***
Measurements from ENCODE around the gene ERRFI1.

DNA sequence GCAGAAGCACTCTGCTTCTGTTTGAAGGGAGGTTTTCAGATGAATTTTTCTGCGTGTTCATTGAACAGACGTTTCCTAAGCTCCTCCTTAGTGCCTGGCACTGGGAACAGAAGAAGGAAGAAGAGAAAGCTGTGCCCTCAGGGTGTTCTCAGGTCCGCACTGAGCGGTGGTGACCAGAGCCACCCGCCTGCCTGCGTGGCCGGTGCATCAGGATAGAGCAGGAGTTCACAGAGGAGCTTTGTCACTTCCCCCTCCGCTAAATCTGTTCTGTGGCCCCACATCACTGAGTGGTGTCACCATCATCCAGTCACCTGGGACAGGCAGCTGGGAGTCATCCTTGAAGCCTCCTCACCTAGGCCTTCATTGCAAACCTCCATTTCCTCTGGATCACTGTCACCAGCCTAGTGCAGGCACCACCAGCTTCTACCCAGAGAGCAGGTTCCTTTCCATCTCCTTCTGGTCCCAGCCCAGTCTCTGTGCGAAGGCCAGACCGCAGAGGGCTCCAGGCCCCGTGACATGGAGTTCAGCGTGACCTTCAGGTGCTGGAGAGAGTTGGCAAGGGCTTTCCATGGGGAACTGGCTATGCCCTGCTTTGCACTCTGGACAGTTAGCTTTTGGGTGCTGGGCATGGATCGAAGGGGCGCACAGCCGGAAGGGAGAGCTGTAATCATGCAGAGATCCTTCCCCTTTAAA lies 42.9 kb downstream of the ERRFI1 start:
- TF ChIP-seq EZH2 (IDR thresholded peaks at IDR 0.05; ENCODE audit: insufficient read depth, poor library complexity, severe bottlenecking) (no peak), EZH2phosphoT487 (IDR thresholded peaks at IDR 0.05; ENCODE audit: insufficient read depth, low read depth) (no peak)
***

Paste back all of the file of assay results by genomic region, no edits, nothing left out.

Measurements from ENCODE around the gene ERRFI1.

DNA sequence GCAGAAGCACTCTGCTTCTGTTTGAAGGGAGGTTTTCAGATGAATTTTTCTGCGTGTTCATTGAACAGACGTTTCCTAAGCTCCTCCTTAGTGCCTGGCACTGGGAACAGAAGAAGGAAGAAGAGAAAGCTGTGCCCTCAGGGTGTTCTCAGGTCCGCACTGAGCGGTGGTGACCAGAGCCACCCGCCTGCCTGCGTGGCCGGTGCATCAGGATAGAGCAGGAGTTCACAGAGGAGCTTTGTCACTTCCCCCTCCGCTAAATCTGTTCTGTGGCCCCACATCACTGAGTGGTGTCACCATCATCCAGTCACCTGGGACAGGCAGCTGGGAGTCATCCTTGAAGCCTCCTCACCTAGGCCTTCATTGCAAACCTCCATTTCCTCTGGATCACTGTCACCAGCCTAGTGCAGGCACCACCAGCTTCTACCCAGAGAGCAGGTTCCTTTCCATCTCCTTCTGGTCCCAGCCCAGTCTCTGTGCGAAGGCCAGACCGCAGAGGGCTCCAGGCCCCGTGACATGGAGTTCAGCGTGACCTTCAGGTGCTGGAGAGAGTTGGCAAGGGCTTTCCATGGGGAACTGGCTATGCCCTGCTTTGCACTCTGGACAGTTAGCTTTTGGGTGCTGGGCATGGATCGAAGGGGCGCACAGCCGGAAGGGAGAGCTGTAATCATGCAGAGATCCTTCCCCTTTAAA lies 42.9 kb downstream of the ERRFI1 start:
- TF ChIP-seq EZH2 (IDR thresholded peaks at IDR 0.05; ENCODE audit: insufficient read depth, poor library complexity, severe bottlenecking) (no peak), EZH2phosphoT487 (IDR thresholded peaks at IDR 0.05; ENCODE audit: insufficient read depth, low read depth) (no peak)